This is the final part of our Why Room Acoustics is Very, Very Importantarticle series. In the previous part, we covered what traits make a room ideal for listening. In this final part, we’ll discuss what changes you can make if your room doesn’t sound good.
In the first part of this series, we discussed audio reflections. Reflecting sound is sound that has bounced (like a ripple on the surface of water) off of a surface. Most often, in your room, the majority of reflected sound you hear will have been bounced off of the walls around the perimeter of the room.
Walls are practically always made from hard, rigid materials—and for good reason! This isn’t great for audio quality, however, because reflected audio sounds different when compared to the sound coming directly from the speaker. As I said in Part 1, if you’re standing more than two metres away from the speakers, at least 50% of the sound you hear is reflected. So, our goal is to reduce that percentage so that we hear mostly direct sound.
The simplest way to do this, is to treat the hard surfaces of the room with sound dampening materials. The most common choice is foam padding, which contains thousands of tiny pockets of air that help to trap sound waves, bouncing them over and over inside the material until they lose energy and dissipate. You’ll often see foam cut into spikes, or zig-zag patterns. This increases the sound-trapping ability of the foam, enabling slightly lower frequencies to become stuck too, endlessly bouncing to oblivion.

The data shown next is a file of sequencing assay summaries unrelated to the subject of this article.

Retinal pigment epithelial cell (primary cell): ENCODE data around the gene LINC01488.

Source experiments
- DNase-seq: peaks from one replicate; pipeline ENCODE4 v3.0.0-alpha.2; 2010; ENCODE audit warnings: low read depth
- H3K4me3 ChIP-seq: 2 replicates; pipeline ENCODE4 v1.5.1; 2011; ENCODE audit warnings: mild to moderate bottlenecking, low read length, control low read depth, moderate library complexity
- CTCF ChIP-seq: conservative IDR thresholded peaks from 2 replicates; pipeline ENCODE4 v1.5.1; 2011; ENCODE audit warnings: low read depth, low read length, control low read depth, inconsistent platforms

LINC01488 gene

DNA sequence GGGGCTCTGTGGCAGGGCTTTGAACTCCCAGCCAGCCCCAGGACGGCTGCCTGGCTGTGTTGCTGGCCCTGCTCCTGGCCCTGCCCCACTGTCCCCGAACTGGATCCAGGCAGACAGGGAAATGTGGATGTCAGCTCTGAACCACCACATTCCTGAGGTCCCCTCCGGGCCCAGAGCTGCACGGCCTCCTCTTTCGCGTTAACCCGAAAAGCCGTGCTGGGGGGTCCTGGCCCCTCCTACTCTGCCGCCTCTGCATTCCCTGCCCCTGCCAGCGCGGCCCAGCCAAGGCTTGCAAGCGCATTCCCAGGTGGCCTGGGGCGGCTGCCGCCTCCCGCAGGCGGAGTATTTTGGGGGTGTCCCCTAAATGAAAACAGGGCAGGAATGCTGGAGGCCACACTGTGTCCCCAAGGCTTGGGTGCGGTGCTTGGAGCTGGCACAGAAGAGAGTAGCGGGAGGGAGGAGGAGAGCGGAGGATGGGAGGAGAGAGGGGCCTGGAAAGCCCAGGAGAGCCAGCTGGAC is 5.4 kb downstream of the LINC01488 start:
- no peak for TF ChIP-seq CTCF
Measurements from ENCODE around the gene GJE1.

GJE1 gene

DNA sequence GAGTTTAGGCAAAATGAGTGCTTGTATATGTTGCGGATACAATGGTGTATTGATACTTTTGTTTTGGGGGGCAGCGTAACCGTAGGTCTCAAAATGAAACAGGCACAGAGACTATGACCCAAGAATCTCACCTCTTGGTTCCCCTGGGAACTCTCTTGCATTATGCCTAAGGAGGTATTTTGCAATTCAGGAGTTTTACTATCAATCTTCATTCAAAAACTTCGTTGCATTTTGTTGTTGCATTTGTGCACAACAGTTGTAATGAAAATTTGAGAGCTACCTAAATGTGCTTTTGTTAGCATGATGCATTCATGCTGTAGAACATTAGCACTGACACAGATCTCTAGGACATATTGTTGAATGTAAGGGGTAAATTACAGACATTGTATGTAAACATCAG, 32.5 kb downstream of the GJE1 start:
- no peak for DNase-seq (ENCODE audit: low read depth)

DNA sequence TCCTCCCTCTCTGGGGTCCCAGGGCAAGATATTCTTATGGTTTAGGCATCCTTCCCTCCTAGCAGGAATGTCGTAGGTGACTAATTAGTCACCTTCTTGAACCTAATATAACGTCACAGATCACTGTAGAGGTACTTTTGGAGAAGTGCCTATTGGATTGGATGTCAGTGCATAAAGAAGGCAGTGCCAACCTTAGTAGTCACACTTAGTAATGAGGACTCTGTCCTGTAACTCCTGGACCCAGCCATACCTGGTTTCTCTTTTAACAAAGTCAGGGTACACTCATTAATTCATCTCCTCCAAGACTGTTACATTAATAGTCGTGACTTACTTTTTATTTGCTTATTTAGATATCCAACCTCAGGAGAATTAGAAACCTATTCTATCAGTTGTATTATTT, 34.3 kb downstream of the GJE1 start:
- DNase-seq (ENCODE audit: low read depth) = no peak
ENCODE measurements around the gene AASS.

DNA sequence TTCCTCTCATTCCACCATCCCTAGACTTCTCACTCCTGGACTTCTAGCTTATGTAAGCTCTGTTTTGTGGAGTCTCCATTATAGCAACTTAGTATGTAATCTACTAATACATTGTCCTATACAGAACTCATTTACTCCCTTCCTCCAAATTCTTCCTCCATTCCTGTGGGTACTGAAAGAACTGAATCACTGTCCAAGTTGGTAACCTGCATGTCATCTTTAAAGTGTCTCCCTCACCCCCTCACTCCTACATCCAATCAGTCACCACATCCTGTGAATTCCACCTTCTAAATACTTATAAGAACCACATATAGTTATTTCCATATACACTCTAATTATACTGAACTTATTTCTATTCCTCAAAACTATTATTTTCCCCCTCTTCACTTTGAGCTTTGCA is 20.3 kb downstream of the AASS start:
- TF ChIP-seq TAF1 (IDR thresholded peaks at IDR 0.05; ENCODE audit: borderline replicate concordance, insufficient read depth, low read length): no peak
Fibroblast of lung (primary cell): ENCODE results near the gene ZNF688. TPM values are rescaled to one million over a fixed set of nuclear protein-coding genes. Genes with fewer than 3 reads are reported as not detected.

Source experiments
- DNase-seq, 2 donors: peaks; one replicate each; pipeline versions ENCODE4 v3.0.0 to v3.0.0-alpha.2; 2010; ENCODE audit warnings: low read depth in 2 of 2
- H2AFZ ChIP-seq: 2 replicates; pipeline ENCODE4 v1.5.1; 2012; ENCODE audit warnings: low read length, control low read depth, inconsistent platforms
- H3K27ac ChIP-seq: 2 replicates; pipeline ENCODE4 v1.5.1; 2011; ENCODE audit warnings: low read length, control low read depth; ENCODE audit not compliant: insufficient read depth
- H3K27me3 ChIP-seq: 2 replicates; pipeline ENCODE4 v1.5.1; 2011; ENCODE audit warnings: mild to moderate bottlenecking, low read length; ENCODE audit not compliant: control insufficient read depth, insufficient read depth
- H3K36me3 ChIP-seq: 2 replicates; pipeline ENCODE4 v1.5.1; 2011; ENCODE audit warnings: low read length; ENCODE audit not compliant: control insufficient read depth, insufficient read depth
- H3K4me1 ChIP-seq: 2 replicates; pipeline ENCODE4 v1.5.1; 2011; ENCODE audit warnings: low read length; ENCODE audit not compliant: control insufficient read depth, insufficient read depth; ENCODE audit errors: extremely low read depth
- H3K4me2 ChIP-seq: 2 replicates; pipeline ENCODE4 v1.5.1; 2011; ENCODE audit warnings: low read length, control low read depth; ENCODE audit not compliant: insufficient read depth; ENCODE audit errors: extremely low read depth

The corners of the room are almost always problematic for bass frequencies. The lower the pitch of a sound, the longer the wave is. This makes the tiny bubbles of air in foam pretty useless at containing bass frequencies (a low-pitched sound wave of 100Hz is approximately 3.4 metres long!). This makes the corners of the room act like the air bubbles in the foam. A build-up of bass in the corners. The solution? Make your corners less corner-y by adding bass traps.
A bass trap is acoustic treatment that fits into the corner of the room. It is usually in the shape of a triangular prism, with far more volume than the foam panels that are used on walls. The extra thickness helps to reduce the energy of low frequencies as they bounce between the hard surfaces of the walls.
There is a lot more that goes into treating a room acoustically, and I’m not qualified to write about it in much more detail. I would recommend reading up on resonance in rooms and Room Modes, here (http://www.acousticfrontiers.com/room-modes-101/ ) as a starting point. Good Luck!
This post was written by Jack Chapman